Many of you will recognise the name of Avril Sabine, maybe not as an author (yet) but as a regular contributor and poster on our Book Club group The Cwts on Facebook. She has very kindly sent us two guest blogs for use here, we hope you enjoy the first and look forward to the second.
Avril is a fiction writer who lives in Queensland, Australia. She mostly writes young adult speculative fiction, but has been known to dabble in other genres. Along with her family, Avril lives on acreage with various animals. Late at night and early mornings are her most productive times and she’s seen many a sunrise before heading to bed.
As readers, it’s so easy to think our lives are ordinary, especially for those of us who read speculative fiction filled with the extraordinary. I’m guilty of filling my books with things like shape shifting dragons, demon hunters, Fae, superheroes and ghosts. But that doesn’t mean they are completely unrealistic. I have based some of their characteristics on human traits, particularly that of never giving up in the face of adversity.
You don’t need to be a superhero to have an extraordinary life. Nor do you need to save lives, catch criminals, overcome natural disasters, invent amazing things or discover cures for the world’s ills.
The world is filled with quiet heroes, people who often don’t realise they are one. People who do things because they think it’s the right thing to do, or because it needs doing. That doesn’t make them any less a hero others can admire and say they wish to be more like them. Nor do these everyday heroes need to be perfect and have no faults. How can you aspire to be someone without at least some faults? It would feel like you were aiming for the impossible.
When I was seven-years-old, my younger brother and I went to a private school that segregated boys and girls during morning tea and lunch breaks. I couldn’t see a reason for this so I ignored their rules and continued to hang out with my brother. Some of my friends joined me in our games.
After all, our mum didn’t make us play in separate rooms when we were at home. Unless of course we were fighting, but that is another story altogether.
I didn’t see it as breaking the rules, or as standing up for my rights or fighting for equality. I only saw it as there being no reason for me to change something that wasn’t a problem at home.
The next year we went to a different school and I forgot all about that minor incident that had made very little impact on my life.
You can imagine my surprise when many years later, a woman came up to me and asked if I remembered her. She also told me I hadn’t changed at all. I apologised and told her I didn’t and she told me about how she’d looked up to me when we were kids because I fought against the old fashioned rules and joined the boys in their games. I was amazed at how different her perspective of the situation had been and how something so simple on my part had made such a big impact on her life. She learned there was no need to ignore inequalities and that you can stand up for equal rights.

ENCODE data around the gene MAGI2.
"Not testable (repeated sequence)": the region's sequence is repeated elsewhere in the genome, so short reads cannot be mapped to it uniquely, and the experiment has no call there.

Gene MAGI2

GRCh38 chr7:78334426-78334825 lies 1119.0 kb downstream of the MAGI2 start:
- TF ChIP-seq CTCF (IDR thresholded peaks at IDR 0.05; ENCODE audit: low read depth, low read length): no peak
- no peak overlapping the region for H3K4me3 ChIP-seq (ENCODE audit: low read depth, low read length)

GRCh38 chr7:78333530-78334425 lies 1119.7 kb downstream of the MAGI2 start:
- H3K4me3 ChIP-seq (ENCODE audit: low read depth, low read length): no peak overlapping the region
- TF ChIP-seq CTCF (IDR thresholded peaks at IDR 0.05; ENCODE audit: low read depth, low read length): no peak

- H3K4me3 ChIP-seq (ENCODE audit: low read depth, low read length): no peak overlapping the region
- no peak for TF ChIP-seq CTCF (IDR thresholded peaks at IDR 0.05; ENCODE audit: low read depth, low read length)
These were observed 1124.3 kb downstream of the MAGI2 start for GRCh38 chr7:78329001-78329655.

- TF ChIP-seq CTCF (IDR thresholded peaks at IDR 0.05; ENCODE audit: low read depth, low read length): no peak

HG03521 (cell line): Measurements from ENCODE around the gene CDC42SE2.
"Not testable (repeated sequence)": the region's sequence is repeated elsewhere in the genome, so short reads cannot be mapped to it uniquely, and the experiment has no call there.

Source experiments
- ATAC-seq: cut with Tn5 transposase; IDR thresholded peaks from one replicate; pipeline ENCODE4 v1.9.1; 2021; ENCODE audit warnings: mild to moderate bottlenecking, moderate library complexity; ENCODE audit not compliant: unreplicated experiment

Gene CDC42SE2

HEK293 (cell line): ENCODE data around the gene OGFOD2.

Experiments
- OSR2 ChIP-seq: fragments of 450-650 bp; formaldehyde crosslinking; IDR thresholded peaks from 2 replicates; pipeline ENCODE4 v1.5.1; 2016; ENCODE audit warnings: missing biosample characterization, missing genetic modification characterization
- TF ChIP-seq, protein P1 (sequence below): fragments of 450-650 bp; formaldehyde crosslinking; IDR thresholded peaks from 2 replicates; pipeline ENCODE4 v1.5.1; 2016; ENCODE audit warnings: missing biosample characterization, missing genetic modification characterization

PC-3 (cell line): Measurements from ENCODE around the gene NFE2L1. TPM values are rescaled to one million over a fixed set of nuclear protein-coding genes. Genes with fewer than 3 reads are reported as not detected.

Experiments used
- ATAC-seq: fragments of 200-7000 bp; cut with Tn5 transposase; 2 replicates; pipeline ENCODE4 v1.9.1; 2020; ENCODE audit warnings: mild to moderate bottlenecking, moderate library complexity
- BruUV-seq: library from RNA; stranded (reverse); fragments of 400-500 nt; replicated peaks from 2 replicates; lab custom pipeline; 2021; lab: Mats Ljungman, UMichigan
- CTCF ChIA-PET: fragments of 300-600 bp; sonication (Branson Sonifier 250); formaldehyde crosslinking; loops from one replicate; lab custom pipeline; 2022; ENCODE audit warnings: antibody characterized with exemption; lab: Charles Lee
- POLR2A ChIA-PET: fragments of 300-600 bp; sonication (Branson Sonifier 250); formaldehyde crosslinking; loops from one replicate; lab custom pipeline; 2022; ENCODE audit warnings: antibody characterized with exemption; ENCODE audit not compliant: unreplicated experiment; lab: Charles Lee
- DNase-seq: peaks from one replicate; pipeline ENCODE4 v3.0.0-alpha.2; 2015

I don’t see myself as a hero and I especially don’t see that seven-year-old girl, I once was, as one either. I was stubborn, determined and not going to do something that made no sense. But to others my actions meant so much more.
It’s possible to make a difference in the world by being yourself and to be someone’s hero even when you can’t see it yourself. We need the quiet heroes in all of our lives. Those who are willing to follow their own paths because they know it’s the right thing to do. Friends to be there for you when times are tough. Parents to catch us when we stumble. Friends who have our backs and strangers who offer a smile and a hello when we feel like the world has forgotten us.
Who are the people who have made an impact on your life? Who are your quiet heroes?
And though the digital age would have you believe that such collections are out of date, the majesty of these hallowed halls would beg to differ. Take the gorgeous Raza library in Rampur, India which is said to be the most important collection of knowledge in South Asia. Just in its largesse, this historical center tells a narrative of the history of the region that cannot otherwise be made palpable.
Spanning from the 6th century and situated around the world, Oldest has put together their top 11 choices for the most invaluable historic public libraries, which together house millions of books and historical materials.
Which one is on your bucket list?
Open from now until Wednesday 28th November, the pop-up shop is located on Bury Place, London and features books by women and gender non-binary people of colour. Read More
The event began with Boyne briefly outlining the novel, the tale of wannabe writer Maurice Swift who will do anything to make himself a famous writer including begging, borrowing and stealing stories. This was then followed by a brilliant reading from the book by the author himself which drew me in and made me want to read the book all the more.
Kit told John that she had greatly enjoyed A Ladder to the Sky, listening to the audiobook, narrated by Richard E. Grant, she was so gripped she didn’t want to get out the car to do her food shopping. Read More